Traffic was unusually light as she pulled onto Bloor Street which meant not as many headlights shining into her eyes. Home. That’s all Ashley wanted. It took everything in her power not to stomp on the gas. When rain splashed her window, she turned on the wipers. The squelching, squealing, and thumping as the blades slid over glass radiated through her skull. The heater kicked in as she entered her Rosedale neighborhood. Her condo was on the outskirts of the exclusive community (her parents and grandparents both lived in the ‘old money’ section, as did the Golden’s).  

Her head pounded a tattoo any marching band would struggle to keep up with. The rain began to fall in sheets, forcing her to turn her wipers on high, but at least they no longer screamed dragging across the window. As she pulled into the driveway of her underground, she pressed the button to automatically open the door. The instant the nose of her car was inside the garage, she turned the wipers off. She drove past rows of expensive cars until she turned into her row and stopped. Her spot was the second one on the right, so she quickly reversed into her spot. She turned the key to cut the engine but left them in the ignition. The underground was a haven; all sounds muffled, the lighting low. Feeling nauseous, she rested her head against her headrest and closed her eyes.

An angry honk shattered the blessed peace she’d found. Ashley whipped her head to the left, her heart pounding in her chest. A black car sat inches from her door. Confusion raced with her pulse as she tried to figure out why the car was parked that way, why they continued to honk. The cobwebs cleared and Ashley realized her car had rolled to the middle of the aisle. She’d put her standard transmission in neutral but forgotten to set the parking brake. She jammed her foot down on the clutch, shifted into reverse, and hit the gas. The car didn’t move. She tried again, panicking. What was wrong with her car? She realized she’d forgotten to turn the key, but before she could fix her error, she heard a door slam. The sound echoed through the underground as the driver of the other car approached so fast she never got to see his face. She registered the fit outline beneath a form fitting black t-shirt, and fear filled her all over again. Every man in her building was overweight or soft (except Danny Ellis on the tenth floor, who had been positively skeletal the last time Ashley had seen him because of chemo and a long battle with cancer).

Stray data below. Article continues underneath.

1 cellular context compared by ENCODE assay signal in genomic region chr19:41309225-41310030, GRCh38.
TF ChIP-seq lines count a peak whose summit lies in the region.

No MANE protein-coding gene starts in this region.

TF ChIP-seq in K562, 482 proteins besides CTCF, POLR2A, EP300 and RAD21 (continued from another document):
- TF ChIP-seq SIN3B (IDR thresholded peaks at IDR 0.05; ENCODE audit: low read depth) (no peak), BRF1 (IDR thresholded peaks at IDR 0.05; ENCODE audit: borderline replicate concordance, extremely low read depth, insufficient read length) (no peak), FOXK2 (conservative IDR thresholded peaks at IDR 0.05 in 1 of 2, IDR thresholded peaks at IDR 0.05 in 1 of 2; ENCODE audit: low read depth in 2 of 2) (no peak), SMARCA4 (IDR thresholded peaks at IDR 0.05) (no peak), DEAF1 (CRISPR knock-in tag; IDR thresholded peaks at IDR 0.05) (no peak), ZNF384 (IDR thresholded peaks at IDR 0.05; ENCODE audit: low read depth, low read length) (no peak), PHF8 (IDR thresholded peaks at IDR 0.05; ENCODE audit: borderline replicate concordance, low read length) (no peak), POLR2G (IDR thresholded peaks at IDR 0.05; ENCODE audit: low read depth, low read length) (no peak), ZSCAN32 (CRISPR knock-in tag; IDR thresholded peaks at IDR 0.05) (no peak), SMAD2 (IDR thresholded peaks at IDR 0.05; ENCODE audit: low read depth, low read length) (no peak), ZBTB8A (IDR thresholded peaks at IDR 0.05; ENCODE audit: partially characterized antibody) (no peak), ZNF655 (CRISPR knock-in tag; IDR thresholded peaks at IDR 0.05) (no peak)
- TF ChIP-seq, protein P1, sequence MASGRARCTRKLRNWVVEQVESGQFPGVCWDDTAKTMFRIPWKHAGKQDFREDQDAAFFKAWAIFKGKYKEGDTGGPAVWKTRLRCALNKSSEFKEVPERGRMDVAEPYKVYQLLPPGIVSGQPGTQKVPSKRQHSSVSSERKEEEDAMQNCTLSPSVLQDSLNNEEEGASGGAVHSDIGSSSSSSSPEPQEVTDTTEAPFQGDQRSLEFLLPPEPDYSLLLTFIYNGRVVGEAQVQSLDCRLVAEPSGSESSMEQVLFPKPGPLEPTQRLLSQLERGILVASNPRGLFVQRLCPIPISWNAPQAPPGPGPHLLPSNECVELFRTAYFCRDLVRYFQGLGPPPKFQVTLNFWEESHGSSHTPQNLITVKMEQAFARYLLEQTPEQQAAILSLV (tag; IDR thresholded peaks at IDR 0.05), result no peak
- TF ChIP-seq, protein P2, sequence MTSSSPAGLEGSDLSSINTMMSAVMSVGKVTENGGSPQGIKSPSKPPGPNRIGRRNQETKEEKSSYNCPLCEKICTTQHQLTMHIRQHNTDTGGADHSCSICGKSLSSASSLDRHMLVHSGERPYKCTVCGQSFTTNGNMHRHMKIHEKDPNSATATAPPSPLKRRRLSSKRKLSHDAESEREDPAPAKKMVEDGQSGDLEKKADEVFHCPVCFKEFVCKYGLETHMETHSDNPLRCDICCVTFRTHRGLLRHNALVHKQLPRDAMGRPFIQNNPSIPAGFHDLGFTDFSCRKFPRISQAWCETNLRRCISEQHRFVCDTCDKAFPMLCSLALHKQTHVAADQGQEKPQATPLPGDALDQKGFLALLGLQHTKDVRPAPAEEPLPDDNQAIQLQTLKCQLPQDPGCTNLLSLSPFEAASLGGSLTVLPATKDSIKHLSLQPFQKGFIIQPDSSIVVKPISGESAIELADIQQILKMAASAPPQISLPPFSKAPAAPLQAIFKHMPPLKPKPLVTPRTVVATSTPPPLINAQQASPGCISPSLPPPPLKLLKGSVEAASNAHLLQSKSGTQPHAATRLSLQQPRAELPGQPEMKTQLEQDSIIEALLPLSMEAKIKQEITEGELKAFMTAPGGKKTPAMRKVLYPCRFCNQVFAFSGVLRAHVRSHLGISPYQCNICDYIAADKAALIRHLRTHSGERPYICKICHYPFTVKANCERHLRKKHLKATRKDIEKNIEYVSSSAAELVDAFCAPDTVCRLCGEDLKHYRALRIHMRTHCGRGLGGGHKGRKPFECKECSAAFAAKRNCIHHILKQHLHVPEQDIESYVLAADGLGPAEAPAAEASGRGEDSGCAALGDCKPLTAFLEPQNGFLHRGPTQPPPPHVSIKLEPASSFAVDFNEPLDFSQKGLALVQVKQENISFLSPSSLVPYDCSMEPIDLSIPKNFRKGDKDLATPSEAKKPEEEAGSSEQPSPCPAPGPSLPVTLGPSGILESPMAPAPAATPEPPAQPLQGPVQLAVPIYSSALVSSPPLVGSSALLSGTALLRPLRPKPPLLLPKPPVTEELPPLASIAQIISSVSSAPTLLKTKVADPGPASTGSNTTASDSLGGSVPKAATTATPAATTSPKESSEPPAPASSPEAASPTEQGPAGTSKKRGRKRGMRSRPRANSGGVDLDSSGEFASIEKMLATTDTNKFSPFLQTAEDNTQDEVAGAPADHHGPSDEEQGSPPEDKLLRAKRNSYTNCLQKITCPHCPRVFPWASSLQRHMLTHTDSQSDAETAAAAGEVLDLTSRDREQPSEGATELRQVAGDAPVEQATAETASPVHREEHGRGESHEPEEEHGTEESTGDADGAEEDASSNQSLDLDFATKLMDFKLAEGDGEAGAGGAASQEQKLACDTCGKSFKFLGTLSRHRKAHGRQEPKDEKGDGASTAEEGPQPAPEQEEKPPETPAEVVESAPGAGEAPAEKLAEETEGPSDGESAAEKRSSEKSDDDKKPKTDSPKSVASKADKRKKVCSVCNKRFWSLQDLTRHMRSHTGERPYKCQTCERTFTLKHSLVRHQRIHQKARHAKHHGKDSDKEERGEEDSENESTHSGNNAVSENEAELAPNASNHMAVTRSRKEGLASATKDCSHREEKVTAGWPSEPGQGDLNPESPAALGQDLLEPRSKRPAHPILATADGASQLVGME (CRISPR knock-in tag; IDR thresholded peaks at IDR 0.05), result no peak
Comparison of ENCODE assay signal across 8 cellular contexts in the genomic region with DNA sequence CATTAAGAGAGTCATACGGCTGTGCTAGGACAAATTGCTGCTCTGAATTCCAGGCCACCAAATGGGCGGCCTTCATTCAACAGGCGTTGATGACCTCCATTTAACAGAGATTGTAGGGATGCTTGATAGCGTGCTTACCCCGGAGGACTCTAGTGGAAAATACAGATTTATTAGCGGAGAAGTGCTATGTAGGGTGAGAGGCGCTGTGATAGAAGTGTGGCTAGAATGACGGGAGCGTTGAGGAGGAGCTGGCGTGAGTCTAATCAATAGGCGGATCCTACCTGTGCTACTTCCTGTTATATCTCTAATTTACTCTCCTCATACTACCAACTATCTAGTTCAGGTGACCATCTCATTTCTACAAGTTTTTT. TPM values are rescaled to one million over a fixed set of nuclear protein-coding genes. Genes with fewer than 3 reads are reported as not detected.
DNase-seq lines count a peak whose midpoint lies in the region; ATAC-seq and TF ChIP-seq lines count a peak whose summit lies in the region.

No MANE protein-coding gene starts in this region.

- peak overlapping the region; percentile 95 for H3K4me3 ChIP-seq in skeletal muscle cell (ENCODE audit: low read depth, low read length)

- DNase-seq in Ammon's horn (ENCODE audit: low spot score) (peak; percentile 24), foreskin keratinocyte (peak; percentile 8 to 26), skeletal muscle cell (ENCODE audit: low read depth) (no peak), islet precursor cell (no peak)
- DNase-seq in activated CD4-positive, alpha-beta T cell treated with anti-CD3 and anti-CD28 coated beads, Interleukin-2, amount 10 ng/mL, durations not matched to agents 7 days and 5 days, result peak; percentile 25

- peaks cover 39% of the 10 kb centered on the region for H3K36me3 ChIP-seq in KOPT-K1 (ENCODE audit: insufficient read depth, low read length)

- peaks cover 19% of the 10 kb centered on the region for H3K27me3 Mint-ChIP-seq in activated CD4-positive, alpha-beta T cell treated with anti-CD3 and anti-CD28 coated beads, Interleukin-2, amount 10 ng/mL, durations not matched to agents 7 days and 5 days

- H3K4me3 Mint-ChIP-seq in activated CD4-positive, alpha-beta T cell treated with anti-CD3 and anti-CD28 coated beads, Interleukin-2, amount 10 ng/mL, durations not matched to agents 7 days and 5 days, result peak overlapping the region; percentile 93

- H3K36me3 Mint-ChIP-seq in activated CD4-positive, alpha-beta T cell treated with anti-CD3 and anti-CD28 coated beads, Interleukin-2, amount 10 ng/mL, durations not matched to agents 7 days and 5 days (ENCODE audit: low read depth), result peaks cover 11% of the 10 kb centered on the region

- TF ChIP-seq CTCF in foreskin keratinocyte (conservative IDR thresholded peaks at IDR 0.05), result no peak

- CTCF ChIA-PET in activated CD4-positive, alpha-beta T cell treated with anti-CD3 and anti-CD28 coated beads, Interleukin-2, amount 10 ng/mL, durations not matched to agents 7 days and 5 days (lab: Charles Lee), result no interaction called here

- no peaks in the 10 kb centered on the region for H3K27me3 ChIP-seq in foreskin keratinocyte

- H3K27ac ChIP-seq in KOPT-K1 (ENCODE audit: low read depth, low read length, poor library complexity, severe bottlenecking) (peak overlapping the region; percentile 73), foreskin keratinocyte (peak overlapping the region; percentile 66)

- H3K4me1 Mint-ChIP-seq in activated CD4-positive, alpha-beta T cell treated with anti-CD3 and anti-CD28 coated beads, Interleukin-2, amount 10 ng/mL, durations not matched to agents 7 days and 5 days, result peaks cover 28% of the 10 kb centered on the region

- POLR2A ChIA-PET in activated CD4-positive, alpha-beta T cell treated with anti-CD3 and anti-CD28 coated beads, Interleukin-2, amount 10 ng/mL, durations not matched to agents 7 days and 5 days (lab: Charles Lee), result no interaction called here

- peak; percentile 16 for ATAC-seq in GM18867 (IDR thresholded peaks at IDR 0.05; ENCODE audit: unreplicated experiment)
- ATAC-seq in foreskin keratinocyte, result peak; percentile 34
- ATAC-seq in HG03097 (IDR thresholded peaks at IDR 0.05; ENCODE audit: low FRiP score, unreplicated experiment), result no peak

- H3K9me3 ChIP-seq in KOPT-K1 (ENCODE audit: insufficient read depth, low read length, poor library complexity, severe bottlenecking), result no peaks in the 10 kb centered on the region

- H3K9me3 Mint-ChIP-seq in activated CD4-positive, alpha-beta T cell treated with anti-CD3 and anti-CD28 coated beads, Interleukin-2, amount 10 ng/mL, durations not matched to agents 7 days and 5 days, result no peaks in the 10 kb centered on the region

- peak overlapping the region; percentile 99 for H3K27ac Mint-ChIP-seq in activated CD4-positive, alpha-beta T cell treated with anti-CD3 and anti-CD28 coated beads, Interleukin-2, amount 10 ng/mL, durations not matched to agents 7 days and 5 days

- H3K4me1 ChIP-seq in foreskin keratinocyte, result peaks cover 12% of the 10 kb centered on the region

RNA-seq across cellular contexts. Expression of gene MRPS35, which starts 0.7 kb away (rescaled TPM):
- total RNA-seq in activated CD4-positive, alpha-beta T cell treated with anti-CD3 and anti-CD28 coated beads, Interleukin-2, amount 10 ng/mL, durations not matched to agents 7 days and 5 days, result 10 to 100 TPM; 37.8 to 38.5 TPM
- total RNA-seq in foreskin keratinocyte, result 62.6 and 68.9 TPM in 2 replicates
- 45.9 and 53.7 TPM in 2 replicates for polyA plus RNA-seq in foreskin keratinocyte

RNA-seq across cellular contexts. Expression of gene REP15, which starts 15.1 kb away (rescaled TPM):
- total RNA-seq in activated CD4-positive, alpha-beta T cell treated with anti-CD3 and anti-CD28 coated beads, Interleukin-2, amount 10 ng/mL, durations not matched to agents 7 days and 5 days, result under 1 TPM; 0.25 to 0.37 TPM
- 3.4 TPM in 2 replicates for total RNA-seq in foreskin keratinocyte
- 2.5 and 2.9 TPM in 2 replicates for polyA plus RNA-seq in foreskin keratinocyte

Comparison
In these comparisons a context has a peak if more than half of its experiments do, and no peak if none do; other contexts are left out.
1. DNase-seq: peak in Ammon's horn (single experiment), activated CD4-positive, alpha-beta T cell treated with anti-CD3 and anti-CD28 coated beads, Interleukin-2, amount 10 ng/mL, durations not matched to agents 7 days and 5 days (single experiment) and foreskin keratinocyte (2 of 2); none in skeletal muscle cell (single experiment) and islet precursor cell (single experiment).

“I’m sorry, I’m sorry,” Ashley muttered even though he couldn’t possibly hear her with her window up. Turning the key, she released the clutch too quickly and stalled.

“Geez, come on, I’m not a new driver!” Ashley pounded the steering wheel with her left hand as she turned the key with her right. She revved her engine once before expertly reversing into her spot. She took a bracing breath as she set the parking brake and turned the car off. The momentary fear left her as she gathered her things. “You live in a high security building, dummy. You’re dealing with a rich a-hole, not a Golden one.”

 Her head still pounded but the sight of the irate man fueled her. She got out of her car and pressed the lock button, resisting the urge to flinch at the echoing honk. She waited for his raging diatribe to slow, shuffling the papers she held as she slung her purse over her shoulder.

“Could’ve hit you. Killed you. What were you –”

Ashley raised an eyebrow, hoping to look bored rather than about to keel over. “I’m really sorry, please stop shouting.”

The man opened his mouth and closed it again. Ashley felt the vise-like pressure on her head throb once more but bit her lip to stop a grin when she realized he reminded her of a fish out of water. She almost smiled until his green eyes narrowed. “Are you drunk?”

Ashley’s heart thumped wildly as her temper flared. She suddenly recognized the man, and his words pissed her off. The handsome guy she’d noticed in the parking lot at the coffee shop, the one she’d tried and failed to smile at, was the same guy who’d just screamed his fool head off at her. She thought she knew everyone in her building but she’d never seen this guy in her life until today.

Her head pounded, reminding her why she’d been so careless. “I’ve got a colossal headache and I rested my head a second. Forgot to set the brake. I am not drunk.”

Something flashed in his eyes. If the headache hadn’t resumed its attack, she might’ve puzzled over the ominous feeling, but all she really cared about at that moment was crawling into bed. She left him standing in the middle of the aisle and stormed over to the elevators without another word.